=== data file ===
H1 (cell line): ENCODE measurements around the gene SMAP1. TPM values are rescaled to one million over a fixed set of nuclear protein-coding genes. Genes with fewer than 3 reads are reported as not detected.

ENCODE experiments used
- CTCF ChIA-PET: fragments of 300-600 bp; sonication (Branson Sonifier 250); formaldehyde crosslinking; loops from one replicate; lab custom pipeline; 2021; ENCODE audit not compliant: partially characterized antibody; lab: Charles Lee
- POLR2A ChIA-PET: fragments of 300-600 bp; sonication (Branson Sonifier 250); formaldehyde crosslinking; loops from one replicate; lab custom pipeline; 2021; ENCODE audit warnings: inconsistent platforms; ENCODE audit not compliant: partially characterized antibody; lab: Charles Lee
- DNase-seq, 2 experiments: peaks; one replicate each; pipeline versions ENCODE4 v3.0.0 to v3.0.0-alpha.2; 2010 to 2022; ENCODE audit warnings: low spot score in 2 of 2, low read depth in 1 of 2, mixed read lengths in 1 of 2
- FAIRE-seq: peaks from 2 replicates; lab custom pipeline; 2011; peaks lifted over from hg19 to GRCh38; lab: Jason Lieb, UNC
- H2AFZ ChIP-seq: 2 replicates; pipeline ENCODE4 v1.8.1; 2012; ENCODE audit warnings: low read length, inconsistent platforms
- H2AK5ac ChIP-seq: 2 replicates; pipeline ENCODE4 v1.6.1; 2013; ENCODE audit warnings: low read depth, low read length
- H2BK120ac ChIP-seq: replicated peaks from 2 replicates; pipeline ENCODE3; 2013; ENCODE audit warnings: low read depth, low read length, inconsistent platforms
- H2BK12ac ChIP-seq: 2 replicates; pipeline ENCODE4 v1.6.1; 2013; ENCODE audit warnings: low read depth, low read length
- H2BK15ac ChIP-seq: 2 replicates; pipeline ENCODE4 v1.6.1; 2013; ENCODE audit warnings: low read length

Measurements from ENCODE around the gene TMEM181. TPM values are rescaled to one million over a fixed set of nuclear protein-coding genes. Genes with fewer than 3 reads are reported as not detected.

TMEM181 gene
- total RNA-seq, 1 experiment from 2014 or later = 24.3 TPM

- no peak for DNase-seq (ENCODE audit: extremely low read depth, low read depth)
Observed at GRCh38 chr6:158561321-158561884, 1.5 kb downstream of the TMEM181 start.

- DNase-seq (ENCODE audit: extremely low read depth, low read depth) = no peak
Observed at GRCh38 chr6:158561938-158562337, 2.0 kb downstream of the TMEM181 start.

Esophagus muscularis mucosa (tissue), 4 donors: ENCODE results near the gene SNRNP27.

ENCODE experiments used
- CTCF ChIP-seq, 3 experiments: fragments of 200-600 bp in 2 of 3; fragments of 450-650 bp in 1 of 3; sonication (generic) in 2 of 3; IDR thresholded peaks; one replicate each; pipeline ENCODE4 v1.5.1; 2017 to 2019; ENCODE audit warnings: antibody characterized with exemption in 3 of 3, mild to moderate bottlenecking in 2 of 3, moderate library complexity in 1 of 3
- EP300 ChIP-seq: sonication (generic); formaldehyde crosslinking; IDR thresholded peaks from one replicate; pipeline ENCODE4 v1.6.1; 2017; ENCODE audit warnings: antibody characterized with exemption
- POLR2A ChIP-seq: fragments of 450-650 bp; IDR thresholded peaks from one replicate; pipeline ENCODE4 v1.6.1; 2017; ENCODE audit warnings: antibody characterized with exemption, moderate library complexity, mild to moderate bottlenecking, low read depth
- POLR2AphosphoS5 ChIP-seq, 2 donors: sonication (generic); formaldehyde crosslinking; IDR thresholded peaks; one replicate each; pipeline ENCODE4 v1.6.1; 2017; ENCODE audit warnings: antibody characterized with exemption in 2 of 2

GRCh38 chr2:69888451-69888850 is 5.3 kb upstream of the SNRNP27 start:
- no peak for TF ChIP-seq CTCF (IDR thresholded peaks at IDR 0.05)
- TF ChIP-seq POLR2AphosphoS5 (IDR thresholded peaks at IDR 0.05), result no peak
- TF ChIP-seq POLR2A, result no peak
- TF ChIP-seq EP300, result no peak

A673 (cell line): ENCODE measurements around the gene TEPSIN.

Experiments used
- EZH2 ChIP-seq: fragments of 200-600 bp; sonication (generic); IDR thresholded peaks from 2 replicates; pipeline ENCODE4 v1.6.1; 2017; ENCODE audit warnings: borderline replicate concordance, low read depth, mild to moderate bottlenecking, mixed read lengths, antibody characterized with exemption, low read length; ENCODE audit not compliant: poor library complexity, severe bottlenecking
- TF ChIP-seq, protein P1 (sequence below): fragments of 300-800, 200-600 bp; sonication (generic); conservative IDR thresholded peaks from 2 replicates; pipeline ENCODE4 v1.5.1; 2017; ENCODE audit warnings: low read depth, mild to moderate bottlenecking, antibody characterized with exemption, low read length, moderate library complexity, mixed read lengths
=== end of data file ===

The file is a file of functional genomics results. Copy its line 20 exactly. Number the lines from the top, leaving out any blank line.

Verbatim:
ENCODE experiments used